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Demonstrating Effective Leadership

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Demonstrating Effective Leadership

Demonstrating Effective Leadership: Case study 25 Pennies from Heaven

The leader in the case study is Patrick Ulmer, who is the newly appointed director of the State Department of Health and Human Services (DHHS). Having been recruited out of state, he faces the issue of recognition in his new office. On the day he goes to makes a pre-visit to his new office, he is mostly ignored by the staffs that he will be managing and directing in a few days from that day. He also faces an ethical issue, which he decides to handle from a humane perspective rather than strictly follow the rules.

On his pre-visit, he meets the state cabinet governor who briefs him on the status of the department he is taking over. He notes from the deliberations that he is taking over an institution with a number of problems. As he toured his new building through the offices, he realized that no one knew him or even bothered to allot him some attention. He further interacted with Henry, a Social Services Field Officer, during lunchtime at the office canteen. Even then, no one noticed he was the new director. Given that his appointment had not been officially made, he decided to keep a low profile until a fortnight when it would be made official that he is the director of the department.

Deciding to maintain a low profile in the organization was a prudent course of action for Mr. Ulmer. A low profile enabled him to study the culture of the organization from a neutral perspective (Kotter, 2011). Since no staffs knew he is the new director, he interacted with them as a mere customer. For instance, he was in a position to identify lapses in customer confidentiality; he noticed that he was ignored even when he walked through areas where it was clear tat the presence of an unauthorized individual might compromise clients’ confidentiality. Besides, he also noted that the department’s clients were not courteously invited for service. This is because nobody paid attention to him even in the areas where he should have been treated as a customer.

At the office canteen, Mr. Ulmer finds Henry, who was addressing the case of an old woman that had just won about $1000 in a gamble. According to the case study, the inclusion of the income of that lottery win excluded her from the aid of the department. This was the right thing to do according to the health care policy of the department. Doing this, however, would need a lot of man-hours which, in turn, would shut her off for a long period of time. As such, Mr. Ulmer chose a scenario where the existing policy was contravening the humane thing to do. He realized that the principal purpose of the department is to help out deserving citizens with their health care expenses. Given that the lottery income was merely transitional, not permanent, shutting away the old lady would not be a socially responsible action. The old lady was advised to spend the income and give an account of the expenditure to the department; i.e. to “spend down”. He thought that if he would later be dragged to court by social security for shutting her away, he would have to admit the action even if it would cost him his job.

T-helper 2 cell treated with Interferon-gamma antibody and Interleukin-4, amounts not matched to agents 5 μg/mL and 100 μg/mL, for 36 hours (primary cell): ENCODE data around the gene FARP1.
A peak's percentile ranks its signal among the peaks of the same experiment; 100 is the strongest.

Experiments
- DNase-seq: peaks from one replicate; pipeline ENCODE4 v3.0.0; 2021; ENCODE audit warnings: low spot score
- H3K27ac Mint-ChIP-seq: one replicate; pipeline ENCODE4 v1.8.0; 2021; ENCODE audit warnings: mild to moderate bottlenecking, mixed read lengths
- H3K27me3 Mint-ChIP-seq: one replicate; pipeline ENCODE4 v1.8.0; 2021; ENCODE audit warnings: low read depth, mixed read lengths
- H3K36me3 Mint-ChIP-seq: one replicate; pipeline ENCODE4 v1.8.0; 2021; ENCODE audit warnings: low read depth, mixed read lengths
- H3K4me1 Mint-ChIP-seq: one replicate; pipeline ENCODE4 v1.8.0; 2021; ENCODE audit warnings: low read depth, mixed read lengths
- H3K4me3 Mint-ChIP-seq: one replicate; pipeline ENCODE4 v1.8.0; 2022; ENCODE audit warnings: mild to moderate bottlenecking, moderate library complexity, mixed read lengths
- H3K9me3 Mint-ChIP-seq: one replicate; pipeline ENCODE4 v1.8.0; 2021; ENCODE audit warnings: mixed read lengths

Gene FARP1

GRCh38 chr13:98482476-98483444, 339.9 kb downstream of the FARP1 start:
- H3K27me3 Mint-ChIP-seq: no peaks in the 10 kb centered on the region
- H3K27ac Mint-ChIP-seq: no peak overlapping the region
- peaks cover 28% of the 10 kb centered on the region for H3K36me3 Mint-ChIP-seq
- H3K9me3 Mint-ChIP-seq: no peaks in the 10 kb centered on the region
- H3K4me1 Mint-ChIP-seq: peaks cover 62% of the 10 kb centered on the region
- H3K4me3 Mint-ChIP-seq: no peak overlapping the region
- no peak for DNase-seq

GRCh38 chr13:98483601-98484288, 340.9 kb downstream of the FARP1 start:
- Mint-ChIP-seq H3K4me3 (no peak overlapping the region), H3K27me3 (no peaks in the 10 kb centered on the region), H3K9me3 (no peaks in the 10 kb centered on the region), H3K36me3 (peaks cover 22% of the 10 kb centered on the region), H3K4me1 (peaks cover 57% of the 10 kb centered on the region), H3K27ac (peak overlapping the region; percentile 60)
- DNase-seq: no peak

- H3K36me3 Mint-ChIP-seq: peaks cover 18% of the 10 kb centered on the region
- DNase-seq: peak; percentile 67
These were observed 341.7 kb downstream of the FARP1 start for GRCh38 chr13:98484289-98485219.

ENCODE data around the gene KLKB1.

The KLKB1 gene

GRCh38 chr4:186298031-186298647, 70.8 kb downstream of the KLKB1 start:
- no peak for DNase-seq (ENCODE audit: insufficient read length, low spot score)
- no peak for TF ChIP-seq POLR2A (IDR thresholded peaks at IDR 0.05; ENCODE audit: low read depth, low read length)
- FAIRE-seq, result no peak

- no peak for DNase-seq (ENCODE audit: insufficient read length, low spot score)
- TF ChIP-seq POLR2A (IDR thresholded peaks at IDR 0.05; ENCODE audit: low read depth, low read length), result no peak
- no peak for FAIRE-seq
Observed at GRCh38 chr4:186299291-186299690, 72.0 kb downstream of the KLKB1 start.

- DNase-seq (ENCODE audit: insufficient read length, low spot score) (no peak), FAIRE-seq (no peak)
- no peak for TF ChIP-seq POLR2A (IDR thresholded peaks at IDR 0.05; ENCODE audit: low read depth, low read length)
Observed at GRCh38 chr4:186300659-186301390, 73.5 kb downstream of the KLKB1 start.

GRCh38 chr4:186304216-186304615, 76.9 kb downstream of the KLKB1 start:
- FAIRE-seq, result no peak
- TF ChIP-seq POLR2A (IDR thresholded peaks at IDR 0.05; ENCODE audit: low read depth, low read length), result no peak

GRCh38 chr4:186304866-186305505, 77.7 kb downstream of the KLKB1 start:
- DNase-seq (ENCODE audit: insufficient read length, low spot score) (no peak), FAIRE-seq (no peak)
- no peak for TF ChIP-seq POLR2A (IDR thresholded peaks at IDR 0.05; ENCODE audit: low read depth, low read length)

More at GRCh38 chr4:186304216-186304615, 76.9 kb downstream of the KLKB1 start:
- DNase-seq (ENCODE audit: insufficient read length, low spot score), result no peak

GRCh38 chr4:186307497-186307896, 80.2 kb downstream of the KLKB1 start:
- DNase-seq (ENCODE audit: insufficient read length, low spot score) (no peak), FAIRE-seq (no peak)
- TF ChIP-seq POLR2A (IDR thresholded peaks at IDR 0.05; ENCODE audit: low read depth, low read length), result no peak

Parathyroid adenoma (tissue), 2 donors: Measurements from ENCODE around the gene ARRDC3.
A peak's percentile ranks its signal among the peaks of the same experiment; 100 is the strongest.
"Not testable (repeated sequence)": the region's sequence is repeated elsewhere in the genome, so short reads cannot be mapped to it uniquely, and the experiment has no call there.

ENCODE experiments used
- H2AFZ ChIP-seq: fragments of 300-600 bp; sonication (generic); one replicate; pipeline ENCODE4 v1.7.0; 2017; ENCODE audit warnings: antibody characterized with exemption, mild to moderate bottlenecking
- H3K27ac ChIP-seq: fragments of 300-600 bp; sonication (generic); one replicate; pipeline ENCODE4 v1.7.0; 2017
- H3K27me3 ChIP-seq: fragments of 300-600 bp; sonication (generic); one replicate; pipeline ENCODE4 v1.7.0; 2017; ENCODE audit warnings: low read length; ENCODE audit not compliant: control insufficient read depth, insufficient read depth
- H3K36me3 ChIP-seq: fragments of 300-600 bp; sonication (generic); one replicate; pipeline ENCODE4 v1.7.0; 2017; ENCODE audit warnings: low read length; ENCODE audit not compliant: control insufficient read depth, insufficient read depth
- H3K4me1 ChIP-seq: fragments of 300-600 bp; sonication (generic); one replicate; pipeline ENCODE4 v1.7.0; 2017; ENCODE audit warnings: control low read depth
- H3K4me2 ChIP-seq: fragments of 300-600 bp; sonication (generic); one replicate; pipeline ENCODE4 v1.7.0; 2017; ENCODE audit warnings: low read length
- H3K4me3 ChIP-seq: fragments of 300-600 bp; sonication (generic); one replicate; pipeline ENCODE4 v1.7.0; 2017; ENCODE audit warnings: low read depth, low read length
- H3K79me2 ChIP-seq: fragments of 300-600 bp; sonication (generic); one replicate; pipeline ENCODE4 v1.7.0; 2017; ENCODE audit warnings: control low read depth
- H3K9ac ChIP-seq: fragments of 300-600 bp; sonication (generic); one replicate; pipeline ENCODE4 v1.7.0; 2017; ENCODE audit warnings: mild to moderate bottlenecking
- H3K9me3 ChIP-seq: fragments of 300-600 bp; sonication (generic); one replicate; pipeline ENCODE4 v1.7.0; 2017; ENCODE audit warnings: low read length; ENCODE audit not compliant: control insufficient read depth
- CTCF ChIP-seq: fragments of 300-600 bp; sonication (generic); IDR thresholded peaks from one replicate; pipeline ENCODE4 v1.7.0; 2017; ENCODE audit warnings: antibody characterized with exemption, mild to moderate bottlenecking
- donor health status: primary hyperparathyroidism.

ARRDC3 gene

In this account, the importance of social responsibility in the department sector is exemplified. Mr. Ulmer rightly strikes a balance between the existing policies and his social responsibility towards the department’s clients as they make the vulnerable class in society. He is careful to work in the best interests of the department as well as its clients. This reveals the leader as a shhrewd relationship builder. He is able to balance his professional requirements and the interests of other stakeholders of the department. The leader reckons the importance of stakeholders and associates of the department and thus approaches them from a participatory dimension as opposed to the authoritarian approach (Anderson, 2001).

He maintains a low profile upon realizing that the department was plagued with problems. This helps to assure the cabinet that he was not a disruptive leader. He wins the confidence of the cabinet by being keen to note down the existing pitfalls of the department and later giving himself some time to think about the department. As outlined in the conclusion of the case study, he realized that he had a lot to think about between now and then. Mr. Ulmer also holds the department’s clients in high esteem and aims to keep good relations with them.

The most significant tool of communication he uses is verbal communication (Bryman, 1996). By talking to Henry at the office canteen, he succeeds in giving him a new approach of handling ethical health care issues. His disposition towards resistance is analytical – he first observes and then makes his move. Such an approach to issues makes him an excellent relationship builder (Northouse, 2007). He is less likely to start quarrels and fights with the staff and is more likely to help all stakeholders to make hard decisions pertaining to their relationship with the department. He prefers verbal communication since it has the advantage of a personal touch in delivery. Besides, he is able to deliver comprehensible solutions using verbal communication as opposed to written communication. He is most likely to use formal writing in disciplinary cases or very high level concessions (Zaccaro, Kemp, & Bader, 2004).

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